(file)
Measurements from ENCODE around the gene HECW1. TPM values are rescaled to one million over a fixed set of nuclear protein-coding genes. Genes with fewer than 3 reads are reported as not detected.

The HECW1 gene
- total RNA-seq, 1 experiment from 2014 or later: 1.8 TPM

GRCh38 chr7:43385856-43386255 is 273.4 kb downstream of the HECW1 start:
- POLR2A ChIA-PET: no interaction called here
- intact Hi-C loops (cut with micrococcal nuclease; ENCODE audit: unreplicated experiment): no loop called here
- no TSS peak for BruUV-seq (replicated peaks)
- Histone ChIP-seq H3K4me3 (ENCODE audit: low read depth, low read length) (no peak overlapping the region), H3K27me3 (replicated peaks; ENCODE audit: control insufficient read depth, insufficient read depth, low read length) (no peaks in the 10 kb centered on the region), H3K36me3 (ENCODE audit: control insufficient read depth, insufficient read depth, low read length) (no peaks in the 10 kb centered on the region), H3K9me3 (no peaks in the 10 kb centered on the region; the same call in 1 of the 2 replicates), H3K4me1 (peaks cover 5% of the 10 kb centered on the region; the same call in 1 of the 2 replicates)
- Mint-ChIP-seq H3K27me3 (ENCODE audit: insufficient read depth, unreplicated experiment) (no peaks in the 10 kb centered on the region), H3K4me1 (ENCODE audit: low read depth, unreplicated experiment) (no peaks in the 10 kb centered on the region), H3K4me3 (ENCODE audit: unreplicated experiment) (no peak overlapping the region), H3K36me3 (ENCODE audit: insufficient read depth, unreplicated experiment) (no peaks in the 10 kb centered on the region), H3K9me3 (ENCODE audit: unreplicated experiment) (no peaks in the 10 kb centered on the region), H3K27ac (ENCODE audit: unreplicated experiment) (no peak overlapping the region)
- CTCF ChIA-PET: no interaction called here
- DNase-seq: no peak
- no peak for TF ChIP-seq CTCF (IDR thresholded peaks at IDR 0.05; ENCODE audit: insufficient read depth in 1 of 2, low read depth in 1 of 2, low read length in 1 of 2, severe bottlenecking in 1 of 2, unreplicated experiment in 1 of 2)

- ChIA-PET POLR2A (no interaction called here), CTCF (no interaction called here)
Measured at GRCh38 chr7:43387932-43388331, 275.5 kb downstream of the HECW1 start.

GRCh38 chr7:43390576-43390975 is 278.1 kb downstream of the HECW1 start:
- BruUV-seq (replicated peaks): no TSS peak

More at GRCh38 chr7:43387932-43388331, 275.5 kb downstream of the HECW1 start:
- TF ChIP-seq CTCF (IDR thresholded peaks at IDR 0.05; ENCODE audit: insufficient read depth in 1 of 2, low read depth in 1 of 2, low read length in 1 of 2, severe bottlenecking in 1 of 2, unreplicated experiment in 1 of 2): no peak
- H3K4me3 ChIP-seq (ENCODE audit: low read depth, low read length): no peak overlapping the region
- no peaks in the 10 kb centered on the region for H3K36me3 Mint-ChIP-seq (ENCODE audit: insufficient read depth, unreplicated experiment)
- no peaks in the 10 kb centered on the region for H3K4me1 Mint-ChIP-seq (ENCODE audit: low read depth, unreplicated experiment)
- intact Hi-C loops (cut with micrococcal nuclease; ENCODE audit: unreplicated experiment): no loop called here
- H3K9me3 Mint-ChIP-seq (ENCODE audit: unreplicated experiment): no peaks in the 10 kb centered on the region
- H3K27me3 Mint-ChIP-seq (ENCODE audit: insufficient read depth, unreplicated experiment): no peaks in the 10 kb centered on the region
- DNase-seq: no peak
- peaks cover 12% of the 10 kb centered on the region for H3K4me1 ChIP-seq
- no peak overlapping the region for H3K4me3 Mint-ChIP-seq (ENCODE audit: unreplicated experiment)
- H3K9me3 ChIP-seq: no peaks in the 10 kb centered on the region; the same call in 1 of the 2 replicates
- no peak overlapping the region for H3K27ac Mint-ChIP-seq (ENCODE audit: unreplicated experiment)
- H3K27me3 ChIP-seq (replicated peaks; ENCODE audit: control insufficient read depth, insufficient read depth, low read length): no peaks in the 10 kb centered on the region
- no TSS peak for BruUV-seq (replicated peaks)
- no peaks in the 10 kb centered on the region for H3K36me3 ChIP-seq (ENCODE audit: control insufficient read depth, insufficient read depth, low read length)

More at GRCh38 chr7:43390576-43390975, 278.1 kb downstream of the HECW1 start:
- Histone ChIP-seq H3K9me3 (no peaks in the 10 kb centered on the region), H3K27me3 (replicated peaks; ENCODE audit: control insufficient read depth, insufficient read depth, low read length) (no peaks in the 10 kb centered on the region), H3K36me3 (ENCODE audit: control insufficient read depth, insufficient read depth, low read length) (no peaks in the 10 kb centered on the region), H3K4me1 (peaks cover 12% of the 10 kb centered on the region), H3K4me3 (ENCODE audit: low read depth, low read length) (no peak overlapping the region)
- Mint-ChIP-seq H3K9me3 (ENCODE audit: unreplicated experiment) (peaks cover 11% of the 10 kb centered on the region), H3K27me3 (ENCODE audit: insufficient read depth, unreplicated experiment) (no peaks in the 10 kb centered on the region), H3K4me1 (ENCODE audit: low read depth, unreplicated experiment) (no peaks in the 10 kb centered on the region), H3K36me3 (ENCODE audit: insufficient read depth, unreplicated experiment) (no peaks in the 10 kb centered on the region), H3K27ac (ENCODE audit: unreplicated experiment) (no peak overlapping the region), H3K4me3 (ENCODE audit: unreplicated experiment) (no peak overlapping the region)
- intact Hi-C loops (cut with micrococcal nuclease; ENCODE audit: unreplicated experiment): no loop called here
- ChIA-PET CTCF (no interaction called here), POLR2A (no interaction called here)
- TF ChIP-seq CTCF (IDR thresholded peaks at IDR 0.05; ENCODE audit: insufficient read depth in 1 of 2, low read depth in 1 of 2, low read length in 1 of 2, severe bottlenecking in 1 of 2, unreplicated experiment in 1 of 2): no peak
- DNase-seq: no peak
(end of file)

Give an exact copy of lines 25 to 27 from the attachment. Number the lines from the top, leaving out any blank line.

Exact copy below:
- DNase-seq: no peak
- peaks cover 12% of the 10 kb centered on the region for H3K4me1 ChIP-seq
- no peak overlapping the region for H3K4me3 Mint-ChIP-seq (ENCODE audit: unreplicated experiment)